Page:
Total Diligence: Are Law Firms Leaving M&A Due Diligence Work (and Money) on the Table?

Written by: David Curle

March 30, 2021
Mergers and Acquisitions Practice Trends

4 minute read

Are law firms putting clients at risk by NOT proposing the use of AI-based contract review tools to more comprehensively provide due diligence in M&A deals? That was a question posed to a group of about 20 partners and firm leaders from large UK-based law firms at two recent Ortus Roundtables, hosted by Kira Systems.

The wide-ranging discussions covered a wide range of topics relating to today’s changing environment for M&A, including the impact of work-from-home on firm management and the impact that a year of uncertainty has had on deal planning, negotiations, and structure.

But the liveliest discussion was reserved for the question of whether the managers of due diligence processes should be encouraged to extend contract reviews beyond what might originally have been defined as “material.” Kira Systems’ CEO Noah Waisberg gave an example of a $400 million deal that might include human review of 50 -100 contracts deemed “material” by the client’s criteria. In a deal that size, the acquired company might actually have thousands of contracts in place - but the limitations of manual review means that most of the company’s contracts lie outside the usual sample set.

What if firms used AI to do an additional, automated review of those remaining contracts? Might the remaining contracts hide risks, including most favored nation clauses, exclusivity terms, or weird indemnity provisions, that could cause downstream problems for an acquirer? What are the risks of not doing that review, compared with the costs of leveraging today’s automated tools?

Raj Panasar, Partner at Hogan Lovells, thinks the typical situation reflects the conservatism that law firms show in advising on what’s a reasonable level of review. “When a client puts documents in a data room, they are taking a view on what’s material, and in general the legal industry has been comfortable with the client making that call,” he says.

Many outside firms won’t question that decision, and won’t suggest an automated review of a larger set of contracts using technology. It’s ultimately a question of risk, and many firms are reluctant to have that discussion with clients.

But as Waisberg put it, shouldn’t the law firm play the role of risk counselor in these situations? Shouldn’t its expertise play a role in decisions on scope? That’s the difference between the law firm as an order-taker, and the law firm as a trusted advisor.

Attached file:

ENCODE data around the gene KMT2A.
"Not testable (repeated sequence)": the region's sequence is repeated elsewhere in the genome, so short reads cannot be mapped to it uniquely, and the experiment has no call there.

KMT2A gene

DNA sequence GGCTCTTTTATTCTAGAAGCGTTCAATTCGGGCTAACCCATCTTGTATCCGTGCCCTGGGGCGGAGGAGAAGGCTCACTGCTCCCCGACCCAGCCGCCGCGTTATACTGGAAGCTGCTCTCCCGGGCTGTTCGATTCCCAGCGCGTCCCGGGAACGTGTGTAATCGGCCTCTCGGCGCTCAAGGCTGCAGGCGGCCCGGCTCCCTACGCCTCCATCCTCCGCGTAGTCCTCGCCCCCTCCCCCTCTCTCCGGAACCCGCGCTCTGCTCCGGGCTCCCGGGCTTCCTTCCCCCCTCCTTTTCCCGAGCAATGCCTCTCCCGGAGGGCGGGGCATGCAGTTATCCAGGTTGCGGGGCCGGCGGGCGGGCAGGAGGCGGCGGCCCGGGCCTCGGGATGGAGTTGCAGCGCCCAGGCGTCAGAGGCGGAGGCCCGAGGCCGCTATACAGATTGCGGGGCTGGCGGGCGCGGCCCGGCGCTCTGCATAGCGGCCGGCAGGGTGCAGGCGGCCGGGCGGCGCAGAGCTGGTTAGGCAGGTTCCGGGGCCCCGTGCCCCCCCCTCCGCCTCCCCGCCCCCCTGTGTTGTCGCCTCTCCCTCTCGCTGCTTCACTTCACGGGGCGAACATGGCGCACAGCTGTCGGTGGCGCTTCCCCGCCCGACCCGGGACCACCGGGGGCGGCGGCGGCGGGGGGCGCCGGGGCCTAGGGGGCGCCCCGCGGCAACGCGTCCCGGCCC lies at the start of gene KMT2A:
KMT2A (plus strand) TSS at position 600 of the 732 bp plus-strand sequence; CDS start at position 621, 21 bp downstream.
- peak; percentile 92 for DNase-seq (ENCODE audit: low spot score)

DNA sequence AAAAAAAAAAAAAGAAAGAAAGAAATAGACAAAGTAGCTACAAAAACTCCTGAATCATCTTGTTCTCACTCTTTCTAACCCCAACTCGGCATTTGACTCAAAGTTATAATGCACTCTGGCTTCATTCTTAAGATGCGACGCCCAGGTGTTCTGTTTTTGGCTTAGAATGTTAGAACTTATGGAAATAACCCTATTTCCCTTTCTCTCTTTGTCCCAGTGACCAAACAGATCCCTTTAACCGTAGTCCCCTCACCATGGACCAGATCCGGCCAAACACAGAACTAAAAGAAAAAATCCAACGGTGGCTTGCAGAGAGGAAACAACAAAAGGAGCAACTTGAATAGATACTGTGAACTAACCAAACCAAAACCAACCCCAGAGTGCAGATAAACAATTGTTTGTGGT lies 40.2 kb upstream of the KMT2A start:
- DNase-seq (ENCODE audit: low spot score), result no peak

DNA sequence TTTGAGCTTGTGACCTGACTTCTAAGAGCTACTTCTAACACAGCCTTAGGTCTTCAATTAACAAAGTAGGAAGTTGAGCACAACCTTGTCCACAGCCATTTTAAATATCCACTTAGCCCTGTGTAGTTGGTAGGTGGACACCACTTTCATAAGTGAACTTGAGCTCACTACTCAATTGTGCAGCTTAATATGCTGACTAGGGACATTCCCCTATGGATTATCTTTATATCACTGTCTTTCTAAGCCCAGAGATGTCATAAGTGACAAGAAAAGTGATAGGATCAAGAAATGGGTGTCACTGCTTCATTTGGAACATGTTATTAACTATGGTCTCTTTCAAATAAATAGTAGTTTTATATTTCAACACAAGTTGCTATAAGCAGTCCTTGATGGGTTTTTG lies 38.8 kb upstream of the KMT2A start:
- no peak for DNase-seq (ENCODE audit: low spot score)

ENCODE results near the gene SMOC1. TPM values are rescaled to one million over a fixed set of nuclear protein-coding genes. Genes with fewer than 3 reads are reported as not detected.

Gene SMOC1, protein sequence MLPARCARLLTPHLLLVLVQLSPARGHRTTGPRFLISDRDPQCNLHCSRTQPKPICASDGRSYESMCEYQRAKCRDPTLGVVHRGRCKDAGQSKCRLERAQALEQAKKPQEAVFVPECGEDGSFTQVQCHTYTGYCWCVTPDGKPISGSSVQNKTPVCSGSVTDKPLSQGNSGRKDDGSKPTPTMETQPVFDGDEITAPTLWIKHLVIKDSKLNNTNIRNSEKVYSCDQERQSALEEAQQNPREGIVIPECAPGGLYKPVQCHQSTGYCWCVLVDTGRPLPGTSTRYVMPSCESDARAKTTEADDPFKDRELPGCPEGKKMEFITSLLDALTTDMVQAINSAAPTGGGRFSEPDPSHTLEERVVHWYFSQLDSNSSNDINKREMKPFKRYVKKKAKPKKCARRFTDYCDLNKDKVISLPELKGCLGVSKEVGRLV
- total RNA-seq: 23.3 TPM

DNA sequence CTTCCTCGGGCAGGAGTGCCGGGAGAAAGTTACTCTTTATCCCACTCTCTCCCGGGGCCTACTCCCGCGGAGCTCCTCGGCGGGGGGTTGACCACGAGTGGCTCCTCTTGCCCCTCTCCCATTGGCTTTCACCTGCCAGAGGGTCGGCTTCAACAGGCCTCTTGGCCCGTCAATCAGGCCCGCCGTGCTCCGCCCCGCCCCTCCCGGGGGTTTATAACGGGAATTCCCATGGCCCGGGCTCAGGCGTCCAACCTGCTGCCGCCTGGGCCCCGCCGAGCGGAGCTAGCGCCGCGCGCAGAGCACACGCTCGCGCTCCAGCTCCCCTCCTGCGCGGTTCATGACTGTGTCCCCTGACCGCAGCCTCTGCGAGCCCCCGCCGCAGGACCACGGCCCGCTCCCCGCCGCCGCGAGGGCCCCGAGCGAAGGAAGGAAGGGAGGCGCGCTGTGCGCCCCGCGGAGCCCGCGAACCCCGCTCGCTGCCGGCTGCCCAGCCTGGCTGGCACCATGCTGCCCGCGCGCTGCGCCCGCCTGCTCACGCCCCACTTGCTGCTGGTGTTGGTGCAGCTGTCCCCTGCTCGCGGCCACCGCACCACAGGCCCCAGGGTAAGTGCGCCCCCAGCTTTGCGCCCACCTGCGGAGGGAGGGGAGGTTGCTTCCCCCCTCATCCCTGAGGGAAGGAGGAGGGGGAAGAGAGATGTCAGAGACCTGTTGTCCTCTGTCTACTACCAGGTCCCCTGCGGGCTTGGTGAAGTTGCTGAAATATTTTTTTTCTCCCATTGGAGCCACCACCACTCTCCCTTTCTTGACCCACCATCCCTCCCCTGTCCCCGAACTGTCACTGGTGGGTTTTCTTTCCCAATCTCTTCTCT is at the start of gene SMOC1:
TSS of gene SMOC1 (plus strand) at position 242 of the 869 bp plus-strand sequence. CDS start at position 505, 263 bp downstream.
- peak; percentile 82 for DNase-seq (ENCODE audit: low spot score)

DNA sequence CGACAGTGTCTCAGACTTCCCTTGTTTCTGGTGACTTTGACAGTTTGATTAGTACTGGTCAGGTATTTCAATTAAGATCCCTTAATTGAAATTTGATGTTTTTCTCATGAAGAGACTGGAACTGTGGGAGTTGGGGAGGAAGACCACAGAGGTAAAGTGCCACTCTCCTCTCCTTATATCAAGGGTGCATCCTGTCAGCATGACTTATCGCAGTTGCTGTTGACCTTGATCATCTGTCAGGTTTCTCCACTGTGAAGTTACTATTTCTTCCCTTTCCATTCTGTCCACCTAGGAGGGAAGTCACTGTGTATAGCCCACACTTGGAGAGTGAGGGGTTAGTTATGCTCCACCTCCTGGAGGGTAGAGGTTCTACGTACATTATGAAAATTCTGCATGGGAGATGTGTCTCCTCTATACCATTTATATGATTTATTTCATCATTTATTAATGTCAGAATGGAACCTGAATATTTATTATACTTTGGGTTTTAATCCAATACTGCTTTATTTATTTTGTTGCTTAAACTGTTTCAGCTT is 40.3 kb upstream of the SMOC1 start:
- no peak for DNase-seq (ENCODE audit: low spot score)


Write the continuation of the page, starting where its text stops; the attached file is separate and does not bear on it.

Other participants in the roundtables framed the discussion about “total diligence” not so much as a major discussion about risk, but simply a way for firms to complement and extend their core manual diligence reviews with added services they couldn’t do before. It’s just an extension of what human review can accomplish. And it’s situational; the human review will remain in place for the most important material contracts, but AI can extend the reach of the review to the rest at relatively small cost.

As one of the roundtable participants put it, to extend review to a wider range of contracts is not to claim that ALL risks are eliminated, but where there are large numbers of customer or supplier contracts that could pose risks, the question becomes a more pragmatic one - why not use machines to have a look at those contracts that the human-based review would otherwise not encompass?

What will it take to get firms to expand their review by using AI in this way? Panasar sees a number of patterns:

  • Lawyers are starting to lead with automated AI-based review when scale is an obvious problem. He uses the LIBOR reviews as an example, where there are thousands of documents and the volume is just too great for manual review.
  • The technologists and innovation teams that are developing at law firms understand both the power and the limitations of automated review, but their confidence has not filtered up to the partners driving the deal work. More testing and evaluation on real-world document sets may be necessary.
  • There’s a fair amount of inertia in the market. Some firms are using AI-powered review on some deals, but fewer firms have made the shift to using AI as a matter of course on every deal, in a more expansive manner beyond the normal review scope.
  • In the end it comes to the relationship between firm and client. Recent research has shown that in-house counsel are disappointed in their outside firms’ reluctance to share the technologies they have available to them. One possibility is that the clients will begin to take the initiative to shape their law firms’ approach to expanding AI-based review through outside counsel guidelines or other means.

AI-assisted document review is no longer novel or untested. Whether it’s driven by client demands or by the firms themselves, some firms are beginning to see AI as a way to extend and improve the services they provide in M&A diligence situations.

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